M.C. Question: Muscle contraction occurs when motor neurons release a neurotransmitter (ligand) Across a synapse to a muscle fiber. The muscle fiber cells then transduce the signal and it results in their contraction. While exercising, John’s skeletal muscle cells are being signaled to contract repeatedly while he lifts weights. What are the two 2nd messengers that are most important to the Contraction of muscles? Choose best answer. (Use figure 1.1 and your knowledge to answer this question) cAMP and Ca2+ IP3 and Rho Kinase cGMP and ATP Ca2+ and IP3 Answer to Free Response Two inactive tyrosine Kinase proteins will receive a ligand molecules that will bind to their receptor sites. The two proteins then join together to make an active tyrosine kinase protein that will phosphorylate relay proteins to use as second messengers and then each relay protein will phosphorylate the next relay protein in the chain until it goes all the way down the phosphorylation cascade. When it reaches the bottom of the cascade, the final protein, an enzyme will go into the nucleus and begin to transcribe mRNA for the secretory protein that is to be made. When it is time to stop transcribing for this protein, a steroid ligand will pass through the plasma membrane and into the nucleus where it will bind to a complementary site on the enzyme, changing its shape and rendering it useless. This individual has a problem in his inhibitory signal transduction pathway. A possible problem in this pathway could be that there is a mutation in the enzyme that transcribes for the protein and it does not have the correct complementary shaped site for the hormone to bind to so it can have its inhibitory effects, therefore not letting the production of this secretory protein come to a stop and overproducing it.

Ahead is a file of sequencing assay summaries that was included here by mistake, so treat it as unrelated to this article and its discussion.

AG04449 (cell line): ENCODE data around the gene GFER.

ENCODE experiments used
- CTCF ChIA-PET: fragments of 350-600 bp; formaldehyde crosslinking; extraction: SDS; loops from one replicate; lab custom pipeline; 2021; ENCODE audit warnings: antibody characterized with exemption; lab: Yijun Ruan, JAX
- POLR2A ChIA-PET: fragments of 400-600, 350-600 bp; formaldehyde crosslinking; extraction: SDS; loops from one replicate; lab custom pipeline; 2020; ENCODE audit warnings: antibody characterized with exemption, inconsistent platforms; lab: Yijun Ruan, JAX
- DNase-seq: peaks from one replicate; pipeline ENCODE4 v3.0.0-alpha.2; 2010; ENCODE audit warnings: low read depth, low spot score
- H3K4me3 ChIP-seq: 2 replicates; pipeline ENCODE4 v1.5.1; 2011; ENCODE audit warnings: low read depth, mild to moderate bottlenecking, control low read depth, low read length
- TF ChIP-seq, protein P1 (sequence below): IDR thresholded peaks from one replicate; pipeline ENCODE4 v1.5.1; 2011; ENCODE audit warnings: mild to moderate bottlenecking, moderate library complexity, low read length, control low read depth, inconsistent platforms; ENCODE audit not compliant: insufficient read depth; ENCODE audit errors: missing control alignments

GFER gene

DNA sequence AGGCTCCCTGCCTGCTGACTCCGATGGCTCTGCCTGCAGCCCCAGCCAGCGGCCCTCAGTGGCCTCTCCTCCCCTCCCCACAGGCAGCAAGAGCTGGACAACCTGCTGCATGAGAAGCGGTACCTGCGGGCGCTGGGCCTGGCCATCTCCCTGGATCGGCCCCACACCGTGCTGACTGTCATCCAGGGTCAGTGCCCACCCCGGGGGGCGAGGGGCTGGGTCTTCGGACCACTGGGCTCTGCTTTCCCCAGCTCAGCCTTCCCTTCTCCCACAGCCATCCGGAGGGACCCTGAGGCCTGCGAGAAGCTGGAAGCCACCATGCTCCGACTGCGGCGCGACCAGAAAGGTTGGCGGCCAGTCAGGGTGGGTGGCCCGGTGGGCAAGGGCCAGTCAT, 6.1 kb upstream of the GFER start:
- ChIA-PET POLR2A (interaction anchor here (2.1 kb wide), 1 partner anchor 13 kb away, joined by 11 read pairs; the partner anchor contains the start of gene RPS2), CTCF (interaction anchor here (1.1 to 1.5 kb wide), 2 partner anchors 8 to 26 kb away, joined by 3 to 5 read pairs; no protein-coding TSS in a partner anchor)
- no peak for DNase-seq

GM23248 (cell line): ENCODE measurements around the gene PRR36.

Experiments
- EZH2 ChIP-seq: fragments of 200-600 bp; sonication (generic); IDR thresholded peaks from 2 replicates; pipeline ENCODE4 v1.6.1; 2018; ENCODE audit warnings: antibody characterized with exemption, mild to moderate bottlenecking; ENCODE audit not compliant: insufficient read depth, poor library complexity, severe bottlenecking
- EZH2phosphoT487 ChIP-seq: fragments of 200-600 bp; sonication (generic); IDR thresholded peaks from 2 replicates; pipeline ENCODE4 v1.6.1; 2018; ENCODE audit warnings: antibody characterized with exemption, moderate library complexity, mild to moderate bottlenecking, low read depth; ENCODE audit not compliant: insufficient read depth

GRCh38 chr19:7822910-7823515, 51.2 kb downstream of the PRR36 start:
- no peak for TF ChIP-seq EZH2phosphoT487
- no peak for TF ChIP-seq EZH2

32 LO 2.16 The student is able to connect how organisms use negative feedback to maintain their internal environments. SP 7.2 The student can connect concepts in and across domain(s) to generalize or extrapolate in and/or across enduring understandings and/or big ideas. Explanation: Organisms maintain homeostasis using negative feedback loops. In a negative feedback loop, the response is in the opposite direction of the stimulus. A target amount, temperature, etc. is desired. For example, humans use a negative feedback loop to maintain an optimal body temperature of 98.6 F, which is called thermoregulation. Receptors in the hypothalamus and on the skin monitor the temperature of the body. When it is too hot, actions such as sweating are initiated to cool the body. When it is too cold, actions such as shivering are initiated to warm the body. This is indicated in Figure 2.16, seen below. Another example is operon regulation of genes in bacteria. Since bacteria live in harsh conditions in which their environments change quickly, their genes need to be turned off or on quickly. The trp operon is a series of genes in bacteria that are activated when bacteria need tryptophan, an essential amino acid. When trp levels are high in the bacteria, a repressor protein is activated, which binds to the trp operon. This prevents transcription of the DNA that codes for the enzymes that make tryptophan. When trp levels lower, transcription begins again. This is a negative feedback loop because high levels of tryptophan prevent more tryptophan from being made. Multiple Choice: Which of the following is a negative feedback loop? A) Childbirth B) Regulation of water levels in plants C) The ripening of fruit D) Lactation in mammals FRQ: Organisms use negative feedback loops to maintain homeostasis. Define homeostasis. Then, discuss how humans regulate internal blood glucose levels through a negative feedback loop. Be specific in your response. Figure 2.16